Just an hour ferry ride from the glitzy streets of Hollywood, Catalina Island is a favorite vacation spot for the glamorous and not-so-glamorous (ahem, grubby cruisers like us) alike. The island has an interesting history and a sexy reputation. For three decades, the Chicago Cubs traveled to Catalina for spring training, and Norma Jean called the island home before she became the famous sultry starlet, Marilyn Monroe. Santa Catalina Island was a place for the famous to be seen! There are two main towns on Santa Catalina, Avalon and the lesser visited, but second busiest, Two Harbors.Two Harbors
Aptly named, the little town of Two Harbors straddles a quarter-mile strip of land between Isthmus Cove and Catalina Harbor (or “Cat” as the locals say) on the western portion of the Island. Our nighttime arrival to Cat Harbor had come at the end of a long, unexpectedly challenging day. We awoke surrounded by desert cliffs, with palm trees and scrub brush sharing real estate on the hills. Together, Isthmus Cove and Cat Harbor provide moorings for nearly 400 boats, but on a quiet day in the offseason, there were few boats scattered amid the many floating balls. The harbor was calm and brown pelicans soared and dove masterfully into the water.
The pebble beaches along Isthmus Cove were beautiful, and I could’ve spent hours sitting on the shore studying tiny, colorful shell remnants. The town was sleepy but charming, and we spent the afternoon poking around in the scuba shop and the general store (the only shops in town), and walking some of the paths along the water’s edge. We arrived back at The Red Thread with just enough time before sunset to untangle her anchor chain from a cluster of lobster pots that had unfortunately wound around it, to weigh our hook, and to reset (for the third time in less than 24 hours).Fish frenzy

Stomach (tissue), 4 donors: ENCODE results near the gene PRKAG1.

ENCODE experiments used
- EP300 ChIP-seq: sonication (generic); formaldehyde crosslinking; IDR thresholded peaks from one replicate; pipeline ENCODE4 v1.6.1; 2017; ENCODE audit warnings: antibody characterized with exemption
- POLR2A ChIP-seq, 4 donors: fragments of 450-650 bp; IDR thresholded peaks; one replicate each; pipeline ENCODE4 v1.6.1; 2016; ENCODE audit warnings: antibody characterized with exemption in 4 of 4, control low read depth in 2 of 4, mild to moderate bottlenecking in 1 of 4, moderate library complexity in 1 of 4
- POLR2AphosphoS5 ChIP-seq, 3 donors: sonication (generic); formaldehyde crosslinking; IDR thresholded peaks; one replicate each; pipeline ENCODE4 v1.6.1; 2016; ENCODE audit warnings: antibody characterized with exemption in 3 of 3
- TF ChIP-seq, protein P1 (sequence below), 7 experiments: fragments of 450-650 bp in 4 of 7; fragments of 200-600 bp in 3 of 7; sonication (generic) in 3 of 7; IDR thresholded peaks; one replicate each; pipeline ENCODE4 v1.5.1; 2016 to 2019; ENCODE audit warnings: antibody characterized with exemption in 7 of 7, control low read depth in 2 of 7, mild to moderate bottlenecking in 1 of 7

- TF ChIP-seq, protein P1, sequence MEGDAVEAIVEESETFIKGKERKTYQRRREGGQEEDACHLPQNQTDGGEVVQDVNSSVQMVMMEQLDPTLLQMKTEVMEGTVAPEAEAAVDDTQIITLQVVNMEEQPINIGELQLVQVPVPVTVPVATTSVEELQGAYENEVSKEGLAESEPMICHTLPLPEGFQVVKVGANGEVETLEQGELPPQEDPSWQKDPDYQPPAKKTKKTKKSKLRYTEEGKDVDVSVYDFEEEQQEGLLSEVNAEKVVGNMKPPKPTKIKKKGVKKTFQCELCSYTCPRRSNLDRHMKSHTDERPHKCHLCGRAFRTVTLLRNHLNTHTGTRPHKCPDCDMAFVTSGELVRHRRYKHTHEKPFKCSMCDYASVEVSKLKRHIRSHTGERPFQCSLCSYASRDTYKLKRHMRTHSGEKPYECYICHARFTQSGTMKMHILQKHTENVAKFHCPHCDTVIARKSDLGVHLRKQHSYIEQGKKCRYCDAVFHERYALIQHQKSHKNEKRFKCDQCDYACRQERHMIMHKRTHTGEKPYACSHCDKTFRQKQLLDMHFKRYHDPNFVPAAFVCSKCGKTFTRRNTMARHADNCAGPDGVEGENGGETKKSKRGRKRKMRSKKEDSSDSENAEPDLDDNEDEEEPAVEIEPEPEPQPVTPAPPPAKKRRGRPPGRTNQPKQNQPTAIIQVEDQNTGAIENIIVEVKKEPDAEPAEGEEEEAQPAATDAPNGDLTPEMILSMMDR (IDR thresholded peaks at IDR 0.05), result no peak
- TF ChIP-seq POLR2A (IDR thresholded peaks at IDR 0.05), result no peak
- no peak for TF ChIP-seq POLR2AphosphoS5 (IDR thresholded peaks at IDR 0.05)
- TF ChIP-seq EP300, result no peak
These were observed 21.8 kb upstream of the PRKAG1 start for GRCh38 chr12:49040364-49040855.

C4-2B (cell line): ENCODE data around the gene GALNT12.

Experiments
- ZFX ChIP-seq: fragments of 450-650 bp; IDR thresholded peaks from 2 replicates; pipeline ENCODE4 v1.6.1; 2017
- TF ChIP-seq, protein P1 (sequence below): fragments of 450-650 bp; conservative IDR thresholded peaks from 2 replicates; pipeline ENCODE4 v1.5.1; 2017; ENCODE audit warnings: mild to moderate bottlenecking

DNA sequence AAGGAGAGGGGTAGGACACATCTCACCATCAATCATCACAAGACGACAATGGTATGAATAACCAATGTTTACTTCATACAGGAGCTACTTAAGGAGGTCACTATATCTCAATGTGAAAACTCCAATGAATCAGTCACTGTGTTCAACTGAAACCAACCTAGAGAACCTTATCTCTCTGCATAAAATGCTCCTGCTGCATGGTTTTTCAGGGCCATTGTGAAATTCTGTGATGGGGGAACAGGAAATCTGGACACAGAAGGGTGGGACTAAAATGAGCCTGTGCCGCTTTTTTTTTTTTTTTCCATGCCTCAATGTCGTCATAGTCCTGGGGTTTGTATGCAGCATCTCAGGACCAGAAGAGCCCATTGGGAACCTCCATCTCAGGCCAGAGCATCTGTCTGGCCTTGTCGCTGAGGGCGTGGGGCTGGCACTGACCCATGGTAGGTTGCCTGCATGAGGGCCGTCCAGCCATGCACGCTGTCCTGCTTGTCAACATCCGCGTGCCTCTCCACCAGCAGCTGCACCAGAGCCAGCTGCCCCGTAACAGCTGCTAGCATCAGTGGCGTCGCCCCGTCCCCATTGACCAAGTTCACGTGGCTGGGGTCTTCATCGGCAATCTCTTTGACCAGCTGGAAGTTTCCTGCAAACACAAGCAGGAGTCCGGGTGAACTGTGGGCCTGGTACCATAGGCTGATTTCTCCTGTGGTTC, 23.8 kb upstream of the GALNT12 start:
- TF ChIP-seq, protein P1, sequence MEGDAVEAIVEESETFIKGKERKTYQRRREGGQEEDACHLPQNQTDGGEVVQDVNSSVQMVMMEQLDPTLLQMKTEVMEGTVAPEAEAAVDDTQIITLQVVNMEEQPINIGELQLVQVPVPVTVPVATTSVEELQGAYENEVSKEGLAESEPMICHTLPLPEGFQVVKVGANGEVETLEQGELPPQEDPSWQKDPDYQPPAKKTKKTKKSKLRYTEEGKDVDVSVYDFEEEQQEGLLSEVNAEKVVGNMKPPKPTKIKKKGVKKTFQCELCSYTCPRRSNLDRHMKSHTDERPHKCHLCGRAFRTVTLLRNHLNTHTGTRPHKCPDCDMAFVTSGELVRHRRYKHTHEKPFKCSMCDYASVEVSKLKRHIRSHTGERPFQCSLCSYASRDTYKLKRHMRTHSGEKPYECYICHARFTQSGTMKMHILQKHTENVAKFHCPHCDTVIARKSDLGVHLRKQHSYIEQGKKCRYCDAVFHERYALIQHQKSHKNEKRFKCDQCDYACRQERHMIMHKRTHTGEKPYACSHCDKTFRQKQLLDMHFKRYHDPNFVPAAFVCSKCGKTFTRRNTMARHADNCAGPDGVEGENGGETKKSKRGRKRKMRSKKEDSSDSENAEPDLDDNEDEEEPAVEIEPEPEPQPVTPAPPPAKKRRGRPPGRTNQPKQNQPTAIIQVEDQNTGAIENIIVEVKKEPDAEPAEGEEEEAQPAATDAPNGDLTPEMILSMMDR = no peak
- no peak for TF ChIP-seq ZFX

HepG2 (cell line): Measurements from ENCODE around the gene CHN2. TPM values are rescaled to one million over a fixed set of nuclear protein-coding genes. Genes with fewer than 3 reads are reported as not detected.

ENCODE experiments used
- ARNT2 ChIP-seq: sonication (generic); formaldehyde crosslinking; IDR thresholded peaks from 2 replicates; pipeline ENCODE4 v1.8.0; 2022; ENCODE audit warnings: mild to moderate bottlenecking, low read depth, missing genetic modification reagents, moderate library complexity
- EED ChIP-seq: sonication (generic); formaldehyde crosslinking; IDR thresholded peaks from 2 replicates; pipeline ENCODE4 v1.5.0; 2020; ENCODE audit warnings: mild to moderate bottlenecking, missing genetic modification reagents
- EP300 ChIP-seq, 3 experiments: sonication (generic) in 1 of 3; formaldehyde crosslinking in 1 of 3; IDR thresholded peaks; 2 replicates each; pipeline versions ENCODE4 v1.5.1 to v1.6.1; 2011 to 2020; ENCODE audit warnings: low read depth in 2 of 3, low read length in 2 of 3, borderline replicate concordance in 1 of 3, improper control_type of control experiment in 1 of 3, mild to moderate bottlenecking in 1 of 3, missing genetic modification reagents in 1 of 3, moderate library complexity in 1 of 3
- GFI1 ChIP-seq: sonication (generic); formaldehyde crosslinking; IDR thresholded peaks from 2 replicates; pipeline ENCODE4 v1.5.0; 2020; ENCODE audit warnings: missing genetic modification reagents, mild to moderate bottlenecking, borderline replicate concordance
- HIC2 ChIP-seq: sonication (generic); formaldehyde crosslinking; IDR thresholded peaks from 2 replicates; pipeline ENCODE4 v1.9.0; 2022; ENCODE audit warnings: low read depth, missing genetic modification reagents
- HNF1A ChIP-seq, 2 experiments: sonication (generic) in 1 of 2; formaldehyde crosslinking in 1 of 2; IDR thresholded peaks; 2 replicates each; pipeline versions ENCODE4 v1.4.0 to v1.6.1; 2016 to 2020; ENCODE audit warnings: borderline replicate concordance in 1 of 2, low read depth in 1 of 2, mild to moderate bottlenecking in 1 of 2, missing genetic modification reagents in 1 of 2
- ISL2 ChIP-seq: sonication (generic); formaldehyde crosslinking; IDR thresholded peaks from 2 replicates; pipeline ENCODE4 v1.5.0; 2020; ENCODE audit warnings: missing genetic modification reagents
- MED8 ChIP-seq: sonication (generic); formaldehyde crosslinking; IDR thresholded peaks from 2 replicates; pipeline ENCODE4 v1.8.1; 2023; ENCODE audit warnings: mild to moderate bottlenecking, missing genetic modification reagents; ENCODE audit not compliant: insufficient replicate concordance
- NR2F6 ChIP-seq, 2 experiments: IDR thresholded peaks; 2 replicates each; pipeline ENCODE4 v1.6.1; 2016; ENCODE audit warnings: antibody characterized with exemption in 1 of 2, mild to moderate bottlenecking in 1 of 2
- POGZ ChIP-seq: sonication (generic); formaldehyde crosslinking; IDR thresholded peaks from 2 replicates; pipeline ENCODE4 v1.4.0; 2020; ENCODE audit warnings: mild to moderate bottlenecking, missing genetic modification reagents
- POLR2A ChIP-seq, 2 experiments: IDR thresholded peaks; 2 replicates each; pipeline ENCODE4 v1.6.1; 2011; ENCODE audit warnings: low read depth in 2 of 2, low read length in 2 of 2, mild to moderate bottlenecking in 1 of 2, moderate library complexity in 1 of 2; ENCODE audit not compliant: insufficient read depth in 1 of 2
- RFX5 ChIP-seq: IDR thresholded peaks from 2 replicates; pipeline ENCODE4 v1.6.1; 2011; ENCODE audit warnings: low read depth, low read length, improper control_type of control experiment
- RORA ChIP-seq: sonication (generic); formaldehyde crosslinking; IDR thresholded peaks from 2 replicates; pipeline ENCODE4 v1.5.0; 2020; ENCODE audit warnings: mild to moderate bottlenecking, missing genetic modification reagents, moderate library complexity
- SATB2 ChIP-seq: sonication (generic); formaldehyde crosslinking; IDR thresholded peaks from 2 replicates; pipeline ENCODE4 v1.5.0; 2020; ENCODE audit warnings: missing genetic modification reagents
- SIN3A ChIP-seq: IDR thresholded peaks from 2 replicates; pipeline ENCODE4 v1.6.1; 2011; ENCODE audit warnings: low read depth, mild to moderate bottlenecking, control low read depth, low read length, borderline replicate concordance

The next morning, we set our sights on Avalon. We departed soon after daybreak, eager to catch the little bit of wind that was forecast for the day. We hoisted the sails and got two hooks in the water as soon as we left the harbor. Within less than 10 minutes of dropping the lines, we were pulling them BOTH back aboard! Neil glanced back at the very moment a fish hit the lure on our starboard side! We pulled the handline aboard amidst cheers for our second catch of the voyage! Almost immediately, we pulled in catch number three! Having been raised in a farm-to-table family, I still believe that there are few things that can make you feel like master of the universe in the way that capturing your own dinner can. We are subsistence fishermen only, so our fishing ended that day almost as quickly as it had begun. Our fish identification skills are sorely lacking, so we were thankful to get cellular service long enough to the google photos of local fish. We’d snagged a duo of 14-inch pacific bonito*! The pair would make for a tasty dinner, maybe even two!
*After this posting, we discovered that we had caught a striped bonito (aka Mexican bonito), not a Pacific bonito. Live and learn!We spent the next couple of hours practicing heaving-to, reefing, and other safety maneuvers in steady breeze, before the winds subsided, we decided to motor. Then, we decided to do a little sails-ercise (i.e., boat exercise) to pass the time. Out came the resistance bands and yoga poses. We looked ridiculous, I’m sure, but we weren’t bored! Before we knew it, the Avalon panorama came into view…Meeting our mooring